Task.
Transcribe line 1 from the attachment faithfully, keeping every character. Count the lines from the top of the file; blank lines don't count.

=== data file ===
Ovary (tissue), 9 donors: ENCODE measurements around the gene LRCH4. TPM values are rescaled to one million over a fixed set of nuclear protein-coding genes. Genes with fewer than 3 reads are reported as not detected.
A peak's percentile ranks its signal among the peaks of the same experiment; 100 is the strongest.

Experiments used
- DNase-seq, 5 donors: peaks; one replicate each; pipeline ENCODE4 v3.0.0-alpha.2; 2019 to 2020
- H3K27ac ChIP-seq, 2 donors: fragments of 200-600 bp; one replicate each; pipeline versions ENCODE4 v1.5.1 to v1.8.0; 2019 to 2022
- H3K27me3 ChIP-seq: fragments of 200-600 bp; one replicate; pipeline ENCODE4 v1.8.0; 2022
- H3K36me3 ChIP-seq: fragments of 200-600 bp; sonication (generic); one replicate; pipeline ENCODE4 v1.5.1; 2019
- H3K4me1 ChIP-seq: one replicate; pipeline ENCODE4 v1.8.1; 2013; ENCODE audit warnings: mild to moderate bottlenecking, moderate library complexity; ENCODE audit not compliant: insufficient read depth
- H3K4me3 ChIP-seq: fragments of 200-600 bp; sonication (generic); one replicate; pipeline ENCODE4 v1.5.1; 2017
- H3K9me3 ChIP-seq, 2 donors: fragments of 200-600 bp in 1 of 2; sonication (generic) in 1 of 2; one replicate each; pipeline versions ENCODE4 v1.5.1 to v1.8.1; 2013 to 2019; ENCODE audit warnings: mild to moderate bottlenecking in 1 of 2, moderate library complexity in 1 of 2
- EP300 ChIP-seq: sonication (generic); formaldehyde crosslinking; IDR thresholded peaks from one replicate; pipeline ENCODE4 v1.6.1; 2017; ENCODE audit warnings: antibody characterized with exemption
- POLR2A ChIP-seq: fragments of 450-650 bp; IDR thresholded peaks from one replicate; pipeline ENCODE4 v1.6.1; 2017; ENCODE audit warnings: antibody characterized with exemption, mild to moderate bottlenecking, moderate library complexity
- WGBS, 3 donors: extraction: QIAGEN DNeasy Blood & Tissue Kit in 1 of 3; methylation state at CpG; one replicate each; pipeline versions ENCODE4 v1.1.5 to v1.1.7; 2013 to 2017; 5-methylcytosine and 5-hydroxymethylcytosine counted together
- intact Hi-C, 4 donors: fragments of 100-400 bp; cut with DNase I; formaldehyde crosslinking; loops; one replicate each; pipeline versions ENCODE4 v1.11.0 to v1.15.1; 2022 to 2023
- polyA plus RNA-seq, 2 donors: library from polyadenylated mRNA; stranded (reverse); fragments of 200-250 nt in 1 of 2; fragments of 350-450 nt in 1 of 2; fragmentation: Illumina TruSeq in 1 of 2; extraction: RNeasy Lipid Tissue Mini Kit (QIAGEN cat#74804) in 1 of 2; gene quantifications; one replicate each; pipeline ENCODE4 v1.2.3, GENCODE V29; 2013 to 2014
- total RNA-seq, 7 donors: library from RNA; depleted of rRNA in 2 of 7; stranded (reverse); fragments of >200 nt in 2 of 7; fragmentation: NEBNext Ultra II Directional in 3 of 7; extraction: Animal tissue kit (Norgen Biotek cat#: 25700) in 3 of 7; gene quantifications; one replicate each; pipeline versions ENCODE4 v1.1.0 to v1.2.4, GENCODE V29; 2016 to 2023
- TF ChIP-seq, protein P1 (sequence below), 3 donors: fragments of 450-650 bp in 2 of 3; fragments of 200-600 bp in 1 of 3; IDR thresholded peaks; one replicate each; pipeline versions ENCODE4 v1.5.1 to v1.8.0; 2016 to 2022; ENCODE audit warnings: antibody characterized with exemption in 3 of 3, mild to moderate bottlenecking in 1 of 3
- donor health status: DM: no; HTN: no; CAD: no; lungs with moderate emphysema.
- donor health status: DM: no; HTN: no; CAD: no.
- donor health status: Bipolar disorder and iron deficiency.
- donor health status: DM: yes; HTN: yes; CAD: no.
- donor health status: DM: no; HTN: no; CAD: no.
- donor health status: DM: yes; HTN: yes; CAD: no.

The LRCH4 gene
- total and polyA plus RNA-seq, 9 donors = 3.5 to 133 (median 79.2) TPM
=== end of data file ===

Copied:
Ovary (tissue), 9 donors: ENCODE measurements around the gene LRCH4. TPM values are rescaled to one million over a fixed set of nuclear protein-coding genes. Genes with fewer than 3 reads are reported as not detected.